Remembrance: Upminster man shares tale of ‘conscientious’ father who served in First World War aged 14
PUBLISHED: 15:00 10 November 2017
Leonard Trimmer was one of many young men to directly experience the dark days of the First World War.
Aged just 14 he entered the Royal Navy as a boy seaman. Surviving the conflict, he continued to serve for a number of years, and was recalled when the Second World War followed the ‘war to end all wars’, breaking out in 1939.
Leonard assisted the famous Dunkirk evacuations and defended merchant ships from enemy attack, coming under recognition from king and country in the 1940s for his distinguished service.
His son Terence, 85, knows little of the details of his naval life, including his presence at Dunkirk, but is proud of his contribution.
“I don’t really know much about Dunkirk, you understand he was there but of course most ex-servicemen never really spoke too much about their service, and being just a child myself, I was never quite sure what sort of questions to ask him as you would have done now.
“I was seven when war was declared, and my sister Laura five.”
Leonard was born on September 4, 1900 in Tottenham, the second youngest of five children (he had three brothers and a sister).
Terence doesn’t know much about his early life, believing he attempted to become a chef upon leaving school – there’s a photograph of him in his whites – but “for some reason he gave that up to join the navy”. As a boy, he had been a member of the Essex Regiment army cadets.
Leonard enlisted with the Royal Navy at the age of 14 in May 1915 – when the First World War was moving through its second year – serving as a boy seaman (second class).
The inter-war years saw no rest for him: he was one of the servicemen to accompany Admiral of the Fleet Earl Jellicoe on a tour of the Dominions. (Jellicoe had commanded the Grand Fleet at the Battle of Jutland in spring 1916.)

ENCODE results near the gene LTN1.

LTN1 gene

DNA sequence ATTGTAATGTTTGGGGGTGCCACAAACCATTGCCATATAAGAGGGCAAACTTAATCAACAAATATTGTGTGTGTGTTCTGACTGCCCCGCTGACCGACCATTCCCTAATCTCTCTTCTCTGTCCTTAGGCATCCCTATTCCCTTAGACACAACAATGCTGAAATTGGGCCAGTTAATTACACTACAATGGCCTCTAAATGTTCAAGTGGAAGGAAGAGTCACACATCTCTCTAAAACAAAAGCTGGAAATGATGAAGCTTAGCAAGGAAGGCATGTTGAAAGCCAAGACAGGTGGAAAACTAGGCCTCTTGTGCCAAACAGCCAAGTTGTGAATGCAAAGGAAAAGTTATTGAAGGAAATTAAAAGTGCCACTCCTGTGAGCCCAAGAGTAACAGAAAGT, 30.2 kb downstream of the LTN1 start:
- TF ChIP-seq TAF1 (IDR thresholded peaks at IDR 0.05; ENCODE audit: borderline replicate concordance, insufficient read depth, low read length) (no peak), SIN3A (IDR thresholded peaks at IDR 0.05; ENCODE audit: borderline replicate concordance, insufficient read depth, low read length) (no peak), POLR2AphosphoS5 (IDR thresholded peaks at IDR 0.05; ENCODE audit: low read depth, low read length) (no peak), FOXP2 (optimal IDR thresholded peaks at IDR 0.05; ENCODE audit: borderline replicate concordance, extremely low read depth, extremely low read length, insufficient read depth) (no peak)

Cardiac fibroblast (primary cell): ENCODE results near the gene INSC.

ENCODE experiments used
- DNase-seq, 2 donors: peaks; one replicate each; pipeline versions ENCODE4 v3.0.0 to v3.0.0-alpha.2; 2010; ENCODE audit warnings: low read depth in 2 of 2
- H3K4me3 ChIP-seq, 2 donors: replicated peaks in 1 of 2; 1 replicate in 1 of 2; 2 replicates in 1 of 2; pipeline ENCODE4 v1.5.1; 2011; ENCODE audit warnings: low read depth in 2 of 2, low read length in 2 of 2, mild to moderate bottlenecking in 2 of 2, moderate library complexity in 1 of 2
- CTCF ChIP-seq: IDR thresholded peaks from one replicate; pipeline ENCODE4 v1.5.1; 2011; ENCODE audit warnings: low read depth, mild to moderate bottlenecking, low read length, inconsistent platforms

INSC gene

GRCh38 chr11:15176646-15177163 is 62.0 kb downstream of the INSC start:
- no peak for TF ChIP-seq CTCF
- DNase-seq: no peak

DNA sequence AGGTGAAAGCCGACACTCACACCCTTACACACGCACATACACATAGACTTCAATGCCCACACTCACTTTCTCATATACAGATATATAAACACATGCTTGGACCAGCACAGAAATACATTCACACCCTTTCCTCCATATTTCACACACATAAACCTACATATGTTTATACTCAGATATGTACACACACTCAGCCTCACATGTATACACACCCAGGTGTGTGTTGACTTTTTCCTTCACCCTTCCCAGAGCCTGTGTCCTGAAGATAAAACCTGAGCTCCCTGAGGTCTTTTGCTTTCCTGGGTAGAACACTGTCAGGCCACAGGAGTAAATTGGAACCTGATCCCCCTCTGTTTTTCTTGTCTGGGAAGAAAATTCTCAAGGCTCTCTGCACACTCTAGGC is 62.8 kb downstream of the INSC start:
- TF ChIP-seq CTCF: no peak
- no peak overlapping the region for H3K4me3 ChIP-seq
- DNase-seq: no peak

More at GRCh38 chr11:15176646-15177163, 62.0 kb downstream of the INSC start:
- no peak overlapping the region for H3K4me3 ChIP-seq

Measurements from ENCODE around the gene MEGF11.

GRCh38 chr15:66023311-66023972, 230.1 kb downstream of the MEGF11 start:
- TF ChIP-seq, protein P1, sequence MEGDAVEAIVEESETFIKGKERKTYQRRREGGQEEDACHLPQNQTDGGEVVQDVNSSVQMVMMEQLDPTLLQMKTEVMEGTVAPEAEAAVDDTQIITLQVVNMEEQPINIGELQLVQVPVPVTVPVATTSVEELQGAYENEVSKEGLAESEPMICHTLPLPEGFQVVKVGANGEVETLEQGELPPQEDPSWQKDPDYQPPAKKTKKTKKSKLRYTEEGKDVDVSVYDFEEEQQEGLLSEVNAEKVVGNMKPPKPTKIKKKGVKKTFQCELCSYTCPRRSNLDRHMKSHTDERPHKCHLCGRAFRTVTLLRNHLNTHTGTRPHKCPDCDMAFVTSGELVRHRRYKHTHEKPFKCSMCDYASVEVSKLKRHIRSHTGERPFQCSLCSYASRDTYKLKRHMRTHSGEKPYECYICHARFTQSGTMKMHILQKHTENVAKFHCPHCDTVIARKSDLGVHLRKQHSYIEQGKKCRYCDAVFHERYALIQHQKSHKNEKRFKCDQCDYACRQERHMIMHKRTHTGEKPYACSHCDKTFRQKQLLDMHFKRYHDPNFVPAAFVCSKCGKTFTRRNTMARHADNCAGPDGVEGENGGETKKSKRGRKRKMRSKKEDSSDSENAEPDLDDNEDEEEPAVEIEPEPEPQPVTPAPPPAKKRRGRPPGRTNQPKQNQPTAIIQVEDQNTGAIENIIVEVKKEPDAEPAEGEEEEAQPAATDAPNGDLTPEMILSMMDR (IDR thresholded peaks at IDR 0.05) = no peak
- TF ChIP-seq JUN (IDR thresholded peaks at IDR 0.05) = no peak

“My father was away for over a year, he circumnavigated the world with HMS New Zealand,” said Terence.
“Of course he was only an ordinary seaman. He had a crossing the line ceremony [at the equator], you had to if you were not already initiated.”
Following the conclusion of his service some time in the 1930s, Leonard worked in the general post office as a sorter. But being a navy reservist, he was recalled to active service in 1939, just a few weeks before the Second World War broke out.
In the early stages of the conflict, the seaman patrolled the North Atlantic, but spent the bulk of the war with the Merchant Navy.
At this point a gunnery petty officer, he served aboard TSS Perthshire, a cargo vessel which ferried food and other materiel between Britain and Commonwealth territories.
The family lived in Manor Park during the war, and Leonard’s trips home on leave were always a source of excitement.
Terence said: “Occasionally father would arrive home on leave for a few days when the ship docked in a home port. There were often presents for my mother Bertha, my younger sister and myself. I can remember running along the road to meet him on the corner.
“Much to the delight of some of our friends, a few oranges – an unknown fruit to some at that time – were gratefully received and enjoyed.”
In 1944, Leonard was mentioned in the King’s birthday honours main dispatches, for distinguished service. He received a bronze oak leaf to wear with the appropriate service medal.
He died on May 10, 1969, aged 68.
“I remember as a young boy my feelings towards him, I imagined he was some kind of hero,” said Terence.
“Looking back now as an adult, he just did his duty, and very well because he was a very conscientious kind of man. An ordinary person who just wanted to do his best, serve his country and help people where he could.”